Aviva Rosman
In Trillion Dollar Coach, three Google guys work to honor the legacy of Bill Campbell, the trillion dollar coach of the title, by passing on what they learned from him. They get sort of the way there. The book works best as a tribute to an extraordinary person - how many ex-football coaches can say they coached both Steve Jobs and Eric Schmidt? - but less well as a manual for becoming that person yourself.

Which isn't to say the advice isn't bad. I dog-eared plenty of pages - I especially liked C
Shantanu Gangal
May 12, 2019 rated it really liked it  ·  review of another edition
Ever since I read Ben Horowitz's The Hard Thing About Hard Things: Building a Business When There Are No Easy Answers, I wanted to learn more about Bill Campbell.

The Trillion Dollar Coach: The Leadership Playbook of Silicon Valley's Bill Campbell did not disappoint. It is full of anecdotes that define the Silicon Valley as we know it today - the moulding of Google, the Steve Jobs v2, the Twitter CEO revolving door and many others. Bill Campbell was a common actor in several of these. And he did
Brad Dunn
This is the book about a remarkable human being. It's really heartwarming to read. It's also perhaps a glimpse into just how human some of the most powerful people in Silicon valley are. It's easy to think of the CEO of Google or Amazon as strong, powerful and wise people in all circumstances. But they are human, and at times, need council or a shoulder to cry on.

The fact Bill would take walks with Steve Jobs most weekends is perhaps one of the most cinematic images in the book.

The story of Bil
Scott Wozniak
Bill Campbell was a remarkable man, the unknown mentor behind literally all the huge tech companies of Silicon Valley. Not only was he the personal leadership coach to people like Bill Gates, Steve Jobs, and Jeff Bezos, he was their coach for years and years. He was the executive coach for all these people simultaneously, even when they were in huge public fights with each other, they all trusted him enough to have him continue being the coach for both sides of the fight.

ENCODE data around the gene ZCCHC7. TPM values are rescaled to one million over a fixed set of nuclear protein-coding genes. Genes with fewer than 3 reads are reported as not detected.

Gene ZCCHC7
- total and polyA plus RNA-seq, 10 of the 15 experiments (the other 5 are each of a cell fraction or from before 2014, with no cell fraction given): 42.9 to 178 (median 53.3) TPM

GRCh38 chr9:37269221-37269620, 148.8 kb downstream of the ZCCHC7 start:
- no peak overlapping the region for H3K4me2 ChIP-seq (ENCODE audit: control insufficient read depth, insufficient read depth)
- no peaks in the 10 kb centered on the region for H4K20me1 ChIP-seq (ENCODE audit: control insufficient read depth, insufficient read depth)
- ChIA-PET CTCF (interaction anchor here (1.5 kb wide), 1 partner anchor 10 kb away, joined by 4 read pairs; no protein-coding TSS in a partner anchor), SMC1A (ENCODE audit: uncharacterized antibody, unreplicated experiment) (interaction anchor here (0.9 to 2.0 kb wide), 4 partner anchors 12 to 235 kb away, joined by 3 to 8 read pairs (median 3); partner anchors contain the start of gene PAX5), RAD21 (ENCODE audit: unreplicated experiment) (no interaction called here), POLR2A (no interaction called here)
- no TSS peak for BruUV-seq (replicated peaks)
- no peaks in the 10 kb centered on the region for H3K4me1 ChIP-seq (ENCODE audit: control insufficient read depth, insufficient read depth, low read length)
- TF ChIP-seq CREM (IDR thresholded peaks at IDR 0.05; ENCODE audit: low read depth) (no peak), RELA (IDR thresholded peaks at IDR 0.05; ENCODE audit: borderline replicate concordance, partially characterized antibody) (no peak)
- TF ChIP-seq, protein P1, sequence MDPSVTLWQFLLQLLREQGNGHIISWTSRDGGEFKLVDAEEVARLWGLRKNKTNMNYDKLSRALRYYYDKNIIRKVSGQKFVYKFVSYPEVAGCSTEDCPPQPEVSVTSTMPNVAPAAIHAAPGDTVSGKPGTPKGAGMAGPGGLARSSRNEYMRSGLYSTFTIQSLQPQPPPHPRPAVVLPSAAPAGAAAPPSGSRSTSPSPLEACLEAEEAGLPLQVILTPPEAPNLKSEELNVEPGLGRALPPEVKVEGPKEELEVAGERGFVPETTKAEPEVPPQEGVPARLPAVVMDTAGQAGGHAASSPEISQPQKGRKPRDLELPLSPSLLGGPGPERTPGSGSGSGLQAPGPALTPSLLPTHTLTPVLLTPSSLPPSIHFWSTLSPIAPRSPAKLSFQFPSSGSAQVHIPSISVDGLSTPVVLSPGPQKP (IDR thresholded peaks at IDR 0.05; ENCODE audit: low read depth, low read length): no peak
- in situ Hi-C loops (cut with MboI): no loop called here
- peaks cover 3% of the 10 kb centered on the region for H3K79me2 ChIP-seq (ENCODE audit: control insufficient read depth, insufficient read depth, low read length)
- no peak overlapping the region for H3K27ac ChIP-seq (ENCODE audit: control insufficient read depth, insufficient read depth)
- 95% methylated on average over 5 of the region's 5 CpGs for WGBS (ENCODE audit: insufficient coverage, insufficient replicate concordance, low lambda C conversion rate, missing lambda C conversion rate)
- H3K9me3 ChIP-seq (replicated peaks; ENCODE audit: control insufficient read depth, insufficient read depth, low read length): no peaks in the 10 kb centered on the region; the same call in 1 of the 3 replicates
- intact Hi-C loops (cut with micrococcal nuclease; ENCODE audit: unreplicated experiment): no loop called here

That part of the book is
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“Keep note of the times when they give up things, and when they are excited for someone else’s success.” 2 likes
“When you listen to people, they feel valued. A 2003 study from Lund University in Sweden finds that “mundane, almost trivial” things like listening and chatting with employees are important aspects of successful leadership, because “people feel more respected, visible and less anonymous, and included in teamwork.”10 And a 2016 paper finds that this form of “respectful inquiry,” where the leader asks open questions and listens attentively to the response, is effective because it heightens the “follower’s” feelings of competence (feeling challenged and experiencing mastery), relatedness (feeling of belonging), and autonomy (feeling in control and having options). Those three factors are sort of the holy trinity of the self-determination theory of human motivation, originally developed by Edward L. Deci and Richard M. Ryan.11” 1 likes